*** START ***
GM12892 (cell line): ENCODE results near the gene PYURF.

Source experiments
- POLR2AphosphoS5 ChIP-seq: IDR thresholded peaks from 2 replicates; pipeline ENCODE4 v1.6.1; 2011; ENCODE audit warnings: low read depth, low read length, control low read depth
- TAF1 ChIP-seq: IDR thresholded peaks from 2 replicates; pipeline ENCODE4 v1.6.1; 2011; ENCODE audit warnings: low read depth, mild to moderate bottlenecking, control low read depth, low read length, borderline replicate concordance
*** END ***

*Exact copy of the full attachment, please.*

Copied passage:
GM12892 (cell line): ENCODE results near the gene PYURF.

Source experiments
- POLR2AphosphoS5 ChIP-seq: IDR thresholded peaks from 2 replicates; pipeline ENCODE4 v1.6.1; 2011; ENCODE audit warnings: low read depth, low read length, control low read depth
- TAF1 ChIP-seq: IDR thresholded peaks from 2 replicates; pipeline ENCODE4 v1.6.1; 2011; ENCODE audit warnings: low read depth, mild to moderate bottlenecking, control low read depth, low read length, borderline replicate concordance